Blu-ray option on new MacBook Pro

Blu-ray option on new MacBook Pro

Summary: Panasonic will announce the industry's first slim-line Blu-ray DVD writer at CES on January 6. The 9.

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Panasonic will announce the industry's first slim-line Blu-ray DVD writer at CES on January 6. The 9.5 mm drive fits into the same space used by current DVD burners.

Panasonic supplies most of Apple's notebook DVD burners. Given the availability of the new drive I expect to see Apple announce it for the MacBook Pro family very soon - possibly at Macworld the following week.

While it writes Blu-ray at only 2x, the new drive will be the only way to get HD video out of an mobile Mac without a cable.

Part of a major Pro update? The MacBook Pros haven't had a significant update in over 6 months. In the meantime Intel has been sampling the Penryn processors using the 45 nm process and a number of PC notebooks are expected to be announced at CES.

The Penryn processors are a refresh of the current Core 2 processors, so they offer modest improvements in performance and energy consumption. Not the basis of a major MacBook Pro refresh.

Yet as part of a larger package the pieces are there. Wrap longer battery life, LED backlighting on the 17" Pro, Blu-ray support (needed for FCS2 as well), a slight CPU clock bump and the new 512 MB Nvidia 8800M video card and the MBP maintains its edge as a premier mobile video production machine.

The Storage Bits take Apple prefers to maintain its price points so it adds functionality rather than moving down market. The entry level MBP won't get Blu-ray, but I would expect it on the high-end 15" and 17" machines. It might be a BTO option until Panasonic gets volumes up, but Blu-ray is definitely coming to a Mac near you.

Comments welcome, of course.

Topics: Apple, Hardware, Laptops, Mobility, Processors

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32 comments
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  • In order for he Macbook to offer a Bluray drive ....

    ... and playback movies they have to embrace DRM. It will be interesting to see if this occurs after Job's public stance on DRM. Will this just be another case of Jobs reversing what he said because it is convenient?
    ShadeTree
    • I agree.

      Is there even software that supports Mac that can play it?
      donnellb
      • There is not any today that ....

        ... can be shipped legally in the US.
        ShadeTree
    • Or, alternatively

      Apple could use the serious Cachet it has with the movie and entertainment industry
      to push back on the DRM.

      Or, it could simply refuse to offer playback and throw the blame at the MPAA.

      You have to remember that MS LIKES choke-hold DRM. There's no need to arm twist,
      when you have a willing accomplice.
      frgough
      • Message has been deleted.

        ShadeTree
        • Message has been deleted.

          mrOSX
          • Message has been deleted.

            ShadeTree
          • What did I say to get my message deleted ???

            NT
            mrOSX
        • Who is the #1 seller of DRM content in the world?

          Apple. :)
          NonZealot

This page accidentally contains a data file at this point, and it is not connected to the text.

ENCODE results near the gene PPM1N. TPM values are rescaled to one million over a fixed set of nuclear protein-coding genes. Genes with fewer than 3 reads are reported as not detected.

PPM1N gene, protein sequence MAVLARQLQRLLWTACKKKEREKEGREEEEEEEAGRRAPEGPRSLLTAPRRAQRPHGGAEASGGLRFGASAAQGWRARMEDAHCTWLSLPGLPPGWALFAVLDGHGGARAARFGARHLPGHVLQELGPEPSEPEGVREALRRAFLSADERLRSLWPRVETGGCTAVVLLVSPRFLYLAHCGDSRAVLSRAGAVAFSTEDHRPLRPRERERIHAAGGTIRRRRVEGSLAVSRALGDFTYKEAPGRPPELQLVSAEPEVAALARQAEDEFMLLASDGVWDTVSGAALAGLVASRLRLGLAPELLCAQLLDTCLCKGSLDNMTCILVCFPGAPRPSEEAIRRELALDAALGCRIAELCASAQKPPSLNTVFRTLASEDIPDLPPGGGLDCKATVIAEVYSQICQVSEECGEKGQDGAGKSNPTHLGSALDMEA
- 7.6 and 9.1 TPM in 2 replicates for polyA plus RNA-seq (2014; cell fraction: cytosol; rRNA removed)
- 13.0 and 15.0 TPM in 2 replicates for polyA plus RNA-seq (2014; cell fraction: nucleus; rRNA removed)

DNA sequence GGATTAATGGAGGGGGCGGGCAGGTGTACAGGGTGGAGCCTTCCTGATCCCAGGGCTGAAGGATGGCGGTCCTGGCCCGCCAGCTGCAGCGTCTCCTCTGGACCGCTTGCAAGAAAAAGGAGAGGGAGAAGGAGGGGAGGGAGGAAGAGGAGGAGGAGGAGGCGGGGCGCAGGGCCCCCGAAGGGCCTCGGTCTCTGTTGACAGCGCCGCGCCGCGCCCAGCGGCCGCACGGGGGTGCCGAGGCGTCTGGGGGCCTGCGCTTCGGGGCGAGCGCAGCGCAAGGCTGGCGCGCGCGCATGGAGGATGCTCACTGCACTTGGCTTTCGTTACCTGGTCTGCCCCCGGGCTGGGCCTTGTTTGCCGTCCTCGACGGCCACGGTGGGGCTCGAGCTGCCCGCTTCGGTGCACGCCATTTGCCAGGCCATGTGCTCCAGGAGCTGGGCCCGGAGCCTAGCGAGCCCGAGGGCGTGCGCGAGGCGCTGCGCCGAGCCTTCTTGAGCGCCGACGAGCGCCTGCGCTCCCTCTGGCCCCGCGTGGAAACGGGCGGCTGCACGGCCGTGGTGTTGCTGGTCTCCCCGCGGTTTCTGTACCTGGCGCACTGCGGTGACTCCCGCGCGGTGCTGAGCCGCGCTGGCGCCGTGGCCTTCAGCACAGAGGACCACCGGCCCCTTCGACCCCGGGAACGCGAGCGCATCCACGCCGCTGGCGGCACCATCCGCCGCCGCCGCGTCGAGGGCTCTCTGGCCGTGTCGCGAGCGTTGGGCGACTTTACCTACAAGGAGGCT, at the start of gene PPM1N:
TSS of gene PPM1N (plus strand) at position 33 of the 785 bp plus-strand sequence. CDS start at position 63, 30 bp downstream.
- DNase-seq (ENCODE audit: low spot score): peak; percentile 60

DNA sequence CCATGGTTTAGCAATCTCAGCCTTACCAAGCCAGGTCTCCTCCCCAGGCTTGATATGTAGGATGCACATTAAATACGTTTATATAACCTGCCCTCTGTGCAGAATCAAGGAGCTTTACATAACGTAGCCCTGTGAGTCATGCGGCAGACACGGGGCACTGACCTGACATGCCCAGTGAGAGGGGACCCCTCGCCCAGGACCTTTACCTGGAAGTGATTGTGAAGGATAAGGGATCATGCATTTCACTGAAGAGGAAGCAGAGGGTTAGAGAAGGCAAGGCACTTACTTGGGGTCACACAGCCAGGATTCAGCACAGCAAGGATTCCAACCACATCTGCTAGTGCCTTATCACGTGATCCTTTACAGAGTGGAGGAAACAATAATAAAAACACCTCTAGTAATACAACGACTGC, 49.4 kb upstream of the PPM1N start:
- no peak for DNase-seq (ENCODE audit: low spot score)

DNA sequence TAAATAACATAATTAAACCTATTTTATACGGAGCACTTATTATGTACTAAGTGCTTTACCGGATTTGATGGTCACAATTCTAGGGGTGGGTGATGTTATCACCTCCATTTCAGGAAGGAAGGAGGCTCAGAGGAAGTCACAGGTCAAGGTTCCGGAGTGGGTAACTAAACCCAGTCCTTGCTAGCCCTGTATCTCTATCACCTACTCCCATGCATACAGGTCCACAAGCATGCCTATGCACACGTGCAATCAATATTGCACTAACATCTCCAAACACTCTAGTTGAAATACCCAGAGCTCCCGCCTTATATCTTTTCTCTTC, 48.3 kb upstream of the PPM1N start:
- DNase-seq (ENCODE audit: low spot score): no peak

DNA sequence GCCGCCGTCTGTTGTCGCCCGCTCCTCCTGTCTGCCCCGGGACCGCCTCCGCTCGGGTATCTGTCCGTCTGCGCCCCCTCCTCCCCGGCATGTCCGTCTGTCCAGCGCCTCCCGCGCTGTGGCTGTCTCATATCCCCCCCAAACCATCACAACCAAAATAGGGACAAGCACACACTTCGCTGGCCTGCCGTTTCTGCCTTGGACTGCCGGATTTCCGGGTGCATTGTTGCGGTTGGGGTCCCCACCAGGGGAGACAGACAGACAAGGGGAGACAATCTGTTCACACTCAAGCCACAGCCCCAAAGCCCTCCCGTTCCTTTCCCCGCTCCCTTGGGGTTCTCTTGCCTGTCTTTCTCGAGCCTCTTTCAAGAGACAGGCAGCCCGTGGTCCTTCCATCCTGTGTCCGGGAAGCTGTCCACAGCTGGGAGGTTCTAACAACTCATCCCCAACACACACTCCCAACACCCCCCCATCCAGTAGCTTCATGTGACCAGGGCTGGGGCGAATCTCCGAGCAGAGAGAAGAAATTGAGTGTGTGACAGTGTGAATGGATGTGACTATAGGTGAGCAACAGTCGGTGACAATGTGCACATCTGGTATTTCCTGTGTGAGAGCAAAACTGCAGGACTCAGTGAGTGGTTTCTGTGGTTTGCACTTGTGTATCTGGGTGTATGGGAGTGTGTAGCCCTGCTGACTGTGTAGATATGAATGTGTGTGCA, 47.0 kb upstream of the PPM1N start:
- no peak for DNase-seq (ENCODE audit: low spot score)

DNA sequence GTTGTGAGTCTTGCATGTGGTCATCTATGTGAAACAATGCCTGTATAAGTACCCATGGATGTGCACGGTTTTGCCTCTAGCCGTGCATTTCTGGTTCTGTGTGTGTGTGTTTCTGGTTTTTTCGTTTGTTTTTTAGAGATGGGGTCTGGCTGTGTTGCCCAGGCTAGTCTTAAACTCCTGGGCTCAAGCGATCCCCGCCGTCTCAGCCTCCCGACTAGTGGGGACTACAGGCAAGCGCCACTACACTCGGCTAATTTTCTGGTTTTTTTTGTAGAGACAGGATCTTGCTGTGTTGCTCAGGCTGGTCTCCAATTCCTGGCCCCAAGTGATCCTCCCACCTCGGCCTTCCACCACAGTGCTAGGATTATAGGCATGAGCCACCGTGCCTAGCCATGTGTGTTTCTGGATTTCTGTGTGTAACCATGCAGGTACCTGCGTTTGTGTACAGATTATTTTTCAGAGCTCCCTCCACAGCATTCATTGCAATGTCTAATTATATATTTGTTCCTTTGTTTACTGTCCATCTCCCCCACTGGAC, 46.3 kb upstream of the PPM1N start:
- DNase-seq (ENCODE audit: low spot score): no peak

• Bzzt Wrong....

            Try Microsoft.
            mrOSX
          • You are wrong!

            Apples sells far more content then microsoft through iTunes. They key word is "content"!
            ShadeTree
          • Depends on your definition of content..

            :)
            mrOSX
          • Only because Apple sells from multiple sources

            and more than anyone else at that...:P It's a false arguement NonZ I
            have yet to hear you explain how Apple could do otherwise? Apple does
            not own the content so the terms are in the end up to the owners like
            Universal and such and they demand the DRM.

            Pagan jim
            Laff
          • Bogus arguement!

            How does Amazon do it? Are you telling me the largest seller of music online can't get as favorable a terms as a smaller competitor? You do know that AAC content can only be played in iTunes or on an iPod/iPhone? Can you say lock in?
            ShadeTree
          • AAC not needed

            AAC isn't required by iTunes or iPod. You can play ordinary MP3's all day long. The AAC format is proprietary and saves some space. Not sure I follow this through the DRM discussion. DRM limits your ability to freely use the file, AAC doesn't.
            scootdog2000
          • Sorry I meant to say fairplay not aac.(nt)

            .
            ShadeTree
          • I would guess Wal-Mart

            Remember, DVDs,CDs,PS2,PS3,360,Wii,DS,PSP all have DRM
            rpmyers1
          • Universal? Warner Brothers? New Line? ...

            All those DVDs with their DRM. Apple is a bit player in the DRM field. Another
            example how you just don't understand tech:-) Or you just hate apple you can't think
            straight.
            Bruizer
    • Message has been deleted.

      winski
      • A couple things.

        Just because I don't like Apple doesn't mean I haven't tried them. Amazon who has had to work with the same people Apple has and yet their store is DRM free. iTunes is not despite Job's public anti-DRM rant. Apple is the only company locking their software to their own hardware which is also a form of DRM. Apple will not license ACS to other hardware manufacturers providing lock-in to iTunes/iPods.

        Your whole post consisted of nothing more then a personal attack. It offerred no valid justification for the status quo. Further more your mama should of told you that telling people to "shut up" is impolite. You are not the moderator of this forum and are not in a position to censor me.
        ShadeTree